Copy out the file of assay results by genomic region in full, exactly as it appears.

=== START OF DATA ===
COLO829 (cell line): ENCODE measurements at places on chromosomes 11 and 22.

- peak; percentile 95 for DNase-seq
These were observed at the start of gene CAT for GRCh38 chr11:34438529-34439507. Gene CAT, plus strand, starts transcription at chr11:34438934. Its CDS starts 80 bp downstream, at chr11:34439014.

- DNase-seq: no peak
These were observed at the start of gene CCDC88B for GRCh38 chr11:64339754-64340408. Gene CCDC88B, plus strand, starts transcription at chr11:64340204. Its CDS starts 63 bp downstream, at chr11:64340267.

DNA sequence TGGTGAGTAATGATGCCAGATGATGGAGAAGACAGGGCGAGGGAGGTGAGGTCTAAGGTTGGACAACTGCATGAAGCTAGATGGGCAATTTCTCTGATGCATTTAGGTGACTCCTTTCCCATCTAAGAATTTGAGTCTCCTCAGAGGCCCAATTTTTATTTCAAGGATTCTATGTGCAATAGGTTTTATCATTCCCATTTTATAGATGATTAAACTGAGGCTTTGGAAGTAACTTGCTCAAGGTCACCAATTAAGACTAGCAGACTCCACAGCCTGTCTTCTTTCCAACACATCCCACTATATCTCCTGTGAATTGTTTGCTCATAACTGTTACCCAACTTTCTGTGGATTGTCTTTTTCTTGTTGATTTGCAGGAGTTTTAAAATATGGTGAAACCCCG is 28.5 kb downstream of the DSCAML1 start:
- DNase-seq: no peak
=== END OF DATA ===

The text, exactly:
COLO829 (cell line): ENCODE measurements at places on chromosomes 11 and 22.

- peak; percentile 95 for DNase-seq
These were observed at the start of gene CAT for GRCh38 chr11:34438529-34439507. Gene CAT, plus strand, starts transcription at chr11:34438934. Its CDS starts 80 bp downstream, at chr11:34439014.

- DNase-seq: no peak
These were observed at the start of gene CCDC88B for GRCh38 chr11:64339754-64340408. Gene CCDC88B, plus strand, starts transcription at chr11:64340204. Its CDS starts 63 bp downstream, at chr11:64340267.

DNA sequence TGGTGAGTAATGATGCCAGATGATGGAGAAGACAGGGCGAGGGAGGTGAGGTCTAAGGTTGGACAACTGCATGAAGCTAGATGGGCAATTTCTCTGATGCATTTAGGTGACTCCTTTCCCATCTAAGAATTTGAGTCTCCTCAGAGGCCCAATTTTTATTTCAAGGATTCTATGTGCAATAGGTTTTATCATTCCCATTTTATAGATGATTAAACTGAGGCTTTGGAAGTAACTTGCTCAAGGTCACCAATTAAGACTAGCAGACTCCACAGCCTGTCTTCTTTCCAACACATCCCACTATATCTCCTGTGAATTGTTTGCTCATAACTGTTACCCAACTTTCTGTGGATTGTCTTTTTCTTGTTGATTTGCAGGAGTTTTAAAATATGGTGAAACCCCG is 28.5 kb downstream of the DSCAML1 start:
- DNase-seq: no peak